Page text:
10 biggest causes of tooth sensitivity

Some of the biggest causes of tooth sensitivity include:

  1. Brushing too hard or too vigorously. You may think that the harder you brush, the more plaque you will tackle. Doing so may actually be doing more harm than good to your tooth enamel as well as your gums. As hard as your teeth are (they are, in fact, the hardest part of your body) they are still sensitive, especially considering their overall health. Teeth can become weak due to poor health or poor nutrition, but brushing too vigorously can also do some damage. Doing so can actually wear down your tooth enamel and may eventually expose the microscopic hollow canals and tubes that house your dental nerves. When sticky or acidic foods and beverages come into contact with these nerves, you will experience discomfort. To counter this, it is best to maybe switch to a soft bristled tooth brush and to be more mindful and gentle with your brushing technique while still remaining thorough.
  1.  Eating acidic foods. As mentioned in the previous bullet-point, acidic foods can have an adverse effect on your teeth. Not only can they cause that sensation related to tooth sensitivity, but eating too much of it can begin to eat away at your tooth enamel that makes the sensation all the more comfortable as well. This is why fluoride treatments and general good oral hygiene is important since it can help strengthen your tooth enamel.
  2. You use too much mouthwash. Some mouthwashes may contain ingredients like alcohol or other chemicals that are known to make your teeth more sensitive. Paying attention to the ingredients in the mouthwash you choose as well as abstaining from rinsing more than once per day or the suggested amount will help your tooth sensitivity.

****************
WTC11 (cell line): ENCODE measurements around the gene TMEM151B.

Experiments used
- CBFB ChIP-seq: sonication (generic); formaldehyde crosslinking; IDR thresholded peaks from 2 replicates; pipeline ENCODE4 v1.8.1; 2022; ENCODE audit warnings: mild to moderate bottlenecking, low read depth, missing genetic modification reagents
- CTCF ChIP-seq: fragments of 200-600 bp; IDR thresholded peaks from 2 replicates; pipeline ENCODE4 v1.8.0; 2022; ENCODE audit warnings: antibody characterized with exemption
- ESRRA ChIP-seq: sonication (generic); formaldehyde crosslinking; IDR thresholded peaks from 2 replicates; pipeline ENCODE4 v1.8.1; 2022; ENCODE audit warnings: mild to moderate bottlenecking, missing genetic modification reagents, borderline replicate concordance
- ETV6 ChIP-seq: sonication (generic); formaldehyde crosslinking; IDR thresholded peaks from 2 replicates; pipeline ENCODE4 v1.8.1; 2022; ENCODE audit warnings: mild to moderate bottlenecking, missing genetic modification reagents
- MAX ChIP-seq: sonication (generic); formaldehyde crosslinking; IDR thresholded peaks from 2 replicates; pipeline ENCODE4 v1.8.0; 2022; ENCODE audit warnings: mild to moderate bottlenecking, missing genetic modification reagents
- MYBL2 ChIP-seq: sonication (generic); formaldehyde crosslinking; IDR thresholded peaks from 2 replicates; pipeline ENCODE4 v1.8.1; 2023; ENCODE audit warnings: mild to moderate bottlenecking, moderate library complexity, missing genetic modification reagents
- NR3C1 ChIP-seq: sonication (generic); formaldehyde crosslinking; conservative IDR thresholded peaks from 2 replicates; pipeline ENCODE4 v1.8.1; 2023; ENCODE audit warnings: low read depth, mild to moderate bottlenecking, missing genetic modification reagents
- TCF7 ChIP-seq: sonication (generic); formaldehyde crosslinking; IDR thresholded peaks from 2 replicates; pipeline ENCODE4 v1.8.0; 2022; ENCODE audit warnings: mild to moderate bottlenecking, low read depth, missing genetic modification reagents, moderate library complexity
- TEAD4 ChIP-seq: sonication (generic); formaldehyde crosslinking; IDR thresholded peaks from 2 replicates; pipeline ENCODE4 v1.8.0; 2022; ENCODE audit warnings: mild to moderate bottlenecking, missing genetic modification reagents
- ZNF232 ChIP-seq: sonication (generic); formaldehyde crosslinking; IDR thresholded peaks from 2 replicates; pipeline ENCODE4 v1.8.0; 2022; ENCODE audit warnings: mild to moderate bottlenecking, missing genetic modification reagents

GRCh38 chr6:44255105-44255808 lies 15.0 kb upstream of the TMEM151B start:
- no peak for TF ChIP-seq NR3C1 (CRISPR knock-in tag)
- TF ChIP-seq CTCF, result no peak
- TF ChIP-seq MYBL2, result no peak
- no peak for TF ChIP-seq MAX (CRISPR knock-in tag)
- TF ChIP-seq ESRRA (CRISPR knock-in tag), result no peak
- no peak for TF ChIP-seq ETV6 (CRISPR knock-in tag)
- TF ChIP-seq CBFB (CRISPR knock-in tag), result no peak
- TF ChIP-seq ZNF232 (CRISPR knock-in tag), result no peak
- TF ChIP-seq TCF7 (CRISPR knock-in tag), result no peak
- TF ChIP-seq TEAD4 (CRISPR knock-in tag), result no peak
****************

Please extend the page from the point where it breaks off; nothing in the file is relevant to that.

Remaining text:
3. You use a whitening toothpaste. Some individuals simply happen to be more sensitive to some of the ingredients used to whiten teeth, so using a toothpaste heavy on tooth whitening may cause increased sensitivity.
  4. You have just had a dental procedure completed. Most dental procedures will leave your mouth feeling generally sensitive. The level of this sensation may vary depending on the dental work that you had completed, but this is a very normal side effect that should only be temporary. If your sensitivity lasts more than a few days, then you should revisit your dentist for a follow up to make sure that you do not have an infection or other issue.
  5. You have gum disease. Gum disease can be dangerous, and as the name would suggest, it affects the gums. Gum disease affects your teeth and overall dental health as well, but one of the first signs of gingivitis (early stage gum disease) is tender, irritated and sometimes bleeding gums.
  6. You have significant plaque buildup. Plaque is why you brush and floss on a regular basis. Plaque builds up on tooth enamel and along the gumline throughout the day, and if it is not brushed or cleaned away properly, it will begin to react with the foods that you eat and begin to eat away at your tooth enamel.
  7. There is decay spreading at the edges around old fillings. Dental fillings are used to close up cavities and limit surface area once the tooth has been cleaned and cleared of plaque and decay. But older dental fillings can begin to weaken or crack. This can cause the area to open up, even if it is just little fissures and cracks, where plaque can get trapped, causing more tooth decay. Older fillings can be replaced and should be fixed if this begins to occur.
  8. You have a cracked or chipped tooth. It is not at all uncommon to chip or crack a tooth and not be entirely aware of it, especially if it was sustained as part of another injury or if the injury itself was relatively small. Whether you were somehow injured in the face or simply bit into something too hard, your tooth may experience increased sensitivity afterward. This can alert you to a crack or chip that you otherwise may not have been aware of.
  9. You grind your teeth. Teeth grinding is a serious dental health concern. Most people do it without thinking, whether when they do it when they are stressed or even when they are sleeping, but teeth grinding wears down tooth enamel and over time may eventually expose the inner layers of the tooth, including the nerves.